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Working long hours and having no choice : time poverty in Guinea


  • Bardasi, Elena
  • Wodon, Quentin


This paper provides a new definition of'time poverty'as working long hours and having no choice to do otherwise. An individual is time poor if he/she is working long hours and is also monetary poor, or would fall into monetary poverty if he/she were to reduce his/her working hours below a given time poverty line. Thus being time poor results from the combination of two conditions. First, the individual does not have enough time for rest and leisure once all working hours (whether spent in the labor market or doing household chores such as cooking, and fetching water and wood) are accounted for. Second, the individual cannot reduce his/her working time without either increasing the level of poverty of his/her household (if the household is already poor) or leading his/her household to fall into monetary poverty due to the loss in income or consumption associated with the reduction in working time (if the household is not originally poor). The paper applies the concepts of the traditional poverty literature to the analysis of time poverty and presents a case study using data for Guinea in 2002-03. Both univariate and multivariate results suggest that women are significantly more likely to be time poor than men.

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  • Bardasi, Elena & Wodon, Quentin, 2009. "Working long hours and having no choice : time poverty in Guinea," Policy Research Working Paper Series 4961, The World Bank.
  • Handle: RePEc:wbk:wbrwps:4961

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    References listed on IDEAS

    1. Tania Burchardt, 2008. "Time and Income Poverty," CASE Reports casereport57, Centre for Analysis of Social Exclusion, LSE.
    2. Wodon, Quentin & Beegle, Kathleen, 2006. "Labor Shortages Despite Underemployment? Seasonality in Time Use in Malawi," MPRA Paper 11083, University Library of Munich, Germany.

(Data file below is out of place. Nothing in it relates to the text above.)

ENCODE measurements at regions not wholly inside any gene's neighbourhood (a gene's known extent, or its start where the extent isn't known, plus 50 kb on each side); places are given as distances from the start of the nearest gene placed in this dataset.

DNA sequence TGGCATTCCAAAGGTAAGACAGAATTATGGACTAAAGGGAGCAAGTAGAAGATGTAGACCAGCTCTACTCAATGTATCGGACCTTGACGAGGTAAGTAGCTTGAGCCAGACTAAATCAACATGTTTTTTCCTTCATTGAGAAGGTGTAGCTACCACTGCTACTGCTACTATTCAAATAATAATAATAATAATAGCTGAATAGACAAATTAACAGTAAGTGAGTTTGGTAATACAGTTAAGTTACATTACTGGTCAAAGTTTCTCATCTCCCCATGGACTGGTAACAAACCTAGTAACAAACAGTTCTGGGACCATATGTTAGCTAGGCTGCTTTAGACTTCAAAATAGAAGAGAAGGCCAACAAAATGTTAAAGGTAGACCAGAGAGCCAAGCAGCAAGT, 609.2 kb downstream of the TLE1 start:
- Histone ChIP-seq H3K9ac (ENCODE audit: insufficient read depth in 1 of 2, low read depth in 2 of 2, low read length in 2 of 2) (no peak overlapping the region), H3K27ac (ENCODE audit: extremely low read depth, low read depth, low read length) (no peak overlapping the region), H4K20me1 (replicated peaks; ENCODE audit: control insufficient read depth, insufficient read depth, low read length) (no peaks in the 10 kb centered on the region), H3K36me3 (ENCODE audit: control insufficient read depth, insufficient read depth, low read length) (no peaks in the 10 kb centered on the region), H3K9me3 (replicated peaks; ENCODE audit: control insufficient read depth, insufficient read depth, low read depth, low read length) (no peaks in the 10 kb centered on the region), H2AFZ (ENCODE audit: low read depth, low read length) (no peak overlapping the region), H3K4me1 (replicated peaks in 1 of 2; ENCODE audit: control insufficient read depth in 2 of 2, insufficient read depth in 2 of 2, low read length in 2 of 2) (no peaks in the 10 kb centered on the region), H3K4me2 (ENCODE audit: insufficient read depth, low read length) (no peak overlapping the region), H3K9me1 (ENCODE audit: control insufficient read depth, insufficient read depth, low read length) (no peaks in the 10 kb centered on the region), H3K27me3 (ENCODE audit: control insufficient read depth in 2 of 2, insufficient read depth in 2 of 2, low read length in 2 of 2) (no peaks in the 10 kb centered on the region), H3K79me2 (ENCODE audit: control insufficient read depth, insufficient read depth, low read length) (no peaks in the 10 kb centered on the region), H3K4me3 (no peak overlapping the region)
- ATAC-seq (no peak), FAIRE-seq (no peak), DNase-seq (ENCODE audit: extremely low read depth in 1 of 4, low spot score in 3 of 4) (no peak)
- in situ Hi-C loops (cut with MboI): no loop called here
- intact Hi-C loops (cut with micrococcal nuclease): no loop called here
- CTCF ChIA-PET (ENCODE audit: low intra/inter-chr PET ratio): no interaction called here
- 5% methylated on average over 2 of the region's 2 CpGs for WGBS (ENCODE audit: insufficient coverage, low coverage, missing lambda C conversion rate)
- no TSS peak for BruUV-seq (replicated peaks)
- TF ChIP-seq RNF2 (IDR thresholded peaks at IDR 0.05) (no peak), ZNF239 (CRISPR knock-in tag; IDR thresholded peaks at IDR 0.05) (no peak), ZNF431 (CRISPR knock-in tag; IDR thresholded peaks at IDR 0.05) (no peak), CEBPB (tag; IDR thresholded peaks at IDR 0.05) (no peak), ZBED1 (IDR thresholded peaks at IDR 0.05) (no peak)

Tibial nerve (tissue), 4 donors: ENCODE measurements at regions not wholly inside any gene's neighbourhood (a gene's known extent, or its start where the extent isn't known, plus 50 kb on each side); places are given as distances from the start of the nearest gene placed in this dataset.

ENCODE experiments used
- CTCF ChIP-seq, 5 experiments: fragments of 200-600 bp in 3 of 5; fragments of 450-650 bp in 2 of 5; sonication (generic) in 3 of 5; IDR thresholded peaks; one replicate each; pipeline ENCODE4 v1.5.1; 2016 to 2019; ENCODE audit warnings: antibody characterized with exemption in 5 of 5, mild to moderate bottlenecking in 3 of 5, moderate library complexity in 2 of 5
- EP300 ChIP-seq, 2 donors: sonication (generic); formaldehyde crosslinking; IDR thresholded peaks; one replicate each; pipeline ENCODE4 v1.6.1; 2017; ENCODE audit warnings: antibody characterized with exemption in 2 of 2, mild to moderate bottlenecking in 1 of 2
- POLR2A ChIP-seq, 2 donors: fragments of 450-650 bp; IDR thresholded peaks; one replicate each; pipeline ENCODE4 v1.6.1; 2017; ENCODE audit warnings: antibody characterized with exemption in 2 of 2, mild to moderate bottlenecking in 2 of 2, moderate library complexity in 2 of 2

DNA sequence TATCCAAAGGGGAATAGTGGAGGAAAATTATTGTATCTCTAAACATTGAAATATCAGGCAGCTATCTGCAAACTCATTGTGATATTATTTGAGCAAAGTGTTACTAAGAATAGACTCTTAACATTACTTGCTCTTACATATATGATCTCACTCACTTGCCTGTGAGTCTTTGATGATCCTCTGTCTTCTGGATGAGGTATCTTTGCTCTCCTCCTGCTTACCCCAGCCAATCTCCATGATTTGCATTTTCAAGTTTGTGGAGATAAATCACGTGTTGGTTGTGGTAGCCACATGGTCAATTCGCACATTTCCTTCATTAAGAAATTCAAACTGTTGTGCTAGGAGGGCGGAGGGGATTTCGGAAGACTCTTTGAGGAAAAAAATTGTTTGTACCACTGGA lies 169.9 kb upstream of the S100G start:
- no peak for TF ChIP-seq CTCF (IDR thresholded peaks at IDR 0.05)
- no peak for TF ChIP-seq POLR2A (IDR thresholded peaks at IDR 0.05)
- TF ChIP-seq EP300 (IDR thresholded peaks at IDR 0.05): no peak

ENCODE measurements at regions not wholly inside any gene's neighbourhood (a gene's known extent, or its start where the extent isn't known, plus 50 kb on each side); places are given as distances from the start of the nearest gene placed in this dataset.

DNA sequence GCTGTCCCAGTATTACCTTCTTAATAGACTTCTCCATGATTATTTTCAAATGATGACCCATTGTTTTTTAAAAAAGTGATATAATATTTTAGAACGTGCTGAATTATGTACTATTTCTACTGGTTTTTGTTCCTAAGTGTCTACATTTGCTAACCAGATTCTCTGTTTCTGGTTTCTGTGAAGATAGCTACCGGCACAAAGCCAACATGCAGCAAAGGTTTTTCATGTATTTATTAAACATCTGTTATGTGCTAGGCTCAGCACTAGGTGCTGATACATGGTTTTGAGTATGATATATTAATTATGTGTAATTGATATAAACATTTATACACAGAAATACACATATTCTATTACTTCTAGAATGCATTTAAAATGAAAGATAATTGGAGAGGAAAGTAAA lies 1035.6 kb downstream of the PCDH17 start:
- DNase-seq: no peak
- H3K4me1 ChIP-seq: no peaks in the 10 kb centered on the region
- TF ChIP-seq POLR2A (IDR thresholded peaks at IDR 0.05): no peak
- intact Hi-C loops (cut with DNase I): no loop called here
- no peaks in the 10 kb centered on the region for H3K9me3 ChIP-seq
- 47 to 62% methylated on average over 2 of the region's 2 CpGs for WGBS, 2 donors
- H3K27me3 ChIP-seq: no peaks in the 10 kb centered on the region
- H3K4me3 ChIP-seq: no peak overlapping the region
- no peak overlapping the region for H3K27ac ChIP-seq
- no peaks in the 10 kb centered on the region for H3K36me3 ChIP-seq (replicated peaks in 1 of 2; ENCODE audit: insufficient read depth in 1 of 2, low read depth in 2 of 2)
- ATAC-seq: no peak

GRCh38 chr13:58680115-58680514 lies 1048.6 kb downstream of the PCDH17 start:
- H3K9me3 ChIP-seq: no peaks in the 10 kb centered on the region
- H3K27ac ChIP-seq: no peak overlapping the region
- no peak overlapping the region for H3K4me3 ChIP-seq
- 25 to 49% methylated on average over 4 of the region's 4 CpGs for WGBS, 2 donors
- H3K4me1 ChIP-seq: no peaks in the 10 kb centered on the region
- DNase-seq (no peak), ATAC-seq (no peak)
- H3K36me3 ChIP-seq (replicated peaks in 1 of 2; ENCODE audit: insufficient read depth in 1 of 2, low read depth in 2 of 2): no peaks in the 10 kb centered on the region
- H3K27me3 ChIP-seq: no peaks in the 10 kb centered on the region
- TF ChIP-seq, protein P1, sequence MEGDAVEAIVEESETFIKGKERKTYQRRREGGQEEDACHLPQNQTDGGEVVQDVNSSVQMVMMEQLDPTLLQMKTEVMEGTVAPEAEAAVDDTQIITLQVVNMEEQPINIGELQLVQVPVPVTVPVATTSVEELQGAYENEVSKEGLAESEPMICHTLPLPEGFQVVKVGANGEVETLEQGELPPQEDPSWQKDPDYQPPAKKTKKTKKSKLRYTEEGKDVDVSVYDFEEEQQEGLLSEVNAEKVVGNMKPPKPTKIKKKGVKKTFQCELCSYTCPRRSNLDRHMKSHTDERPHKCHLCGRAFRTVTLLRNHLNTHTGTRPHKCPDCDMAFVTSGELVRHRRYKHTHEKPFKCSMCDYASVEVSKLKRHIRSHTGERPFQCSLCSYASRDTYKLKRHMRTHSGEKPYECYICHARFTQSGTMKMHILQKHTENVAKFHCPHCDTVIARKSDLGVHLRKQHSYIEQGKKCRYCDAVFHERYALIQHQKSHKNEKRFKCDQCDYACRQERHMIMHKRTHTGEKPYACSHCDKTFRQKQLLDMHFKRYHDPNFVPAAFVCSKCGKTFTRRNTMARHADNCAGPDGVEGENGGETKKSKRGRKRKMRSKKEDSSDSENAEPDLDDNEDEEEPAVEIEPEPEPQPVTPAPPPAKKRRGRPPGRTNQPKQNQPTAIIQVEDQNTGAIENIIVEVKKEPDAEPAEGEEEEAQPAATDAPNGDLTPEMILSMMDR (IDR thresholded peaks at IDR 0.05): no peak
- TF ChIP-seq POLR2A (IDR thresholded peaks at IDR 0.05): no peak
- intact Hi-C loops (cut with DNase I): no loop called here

3. Alan Gelb, 2001. "Gender and Growth : Africa's Missed Potential," World Bank Other Operational Studies 9789, The World Bank.
    4. Haddad, Lawrence, 1999. "The income earned by women: impacts on welfare outcomes," Agricultural Economics, Blackwell, vol. 20(2), pages 135-141, March.
    5. Apps, Patricia, 2003. "Gender, Time Use and Models of the Household," IZA Discussion Papers 796, Institute for the Study of Labor (IZA).
    6. C. Mark Blackden & Quentin Wodon, 2006. "Gender, Time Use, and Poverty in Sub-Saharan Africa," World Bank Publications, The World Bank, number 7214, March.
    7. Christiaensen, Luc & Scott, Christopher & Wodon, Quentin, 2002. "Poverty Measurement and Analysis," MPRA Paper 45362, University Library of Munich, Germany.
    8. Maria Sagrario Floro & Marjorie Miles, 2003. "Time use, work and overlapping activities: evidence from Australia," Cambridge Journal of Economics, Oxford University Press, vol. 27(6), pages 881-904, November.
    9. Hoddinott, John & Haddad, Lawrence, 1995. "Does Female Income Share Influence Household Expenditures? Evidence from Cote d'Ivoire," Oxford Bulletin of Economics and Statistics, Department of Economics, University of Oxford, vol. 57(1), pages 77-96, February.
    10. Haddad, Lawrence, 1999. "The income earned by women: impacts on welfare outcomes," Agricultural Economics of Agricultural Economists, International Association of Agricultural Economists, vol. 20(2), March.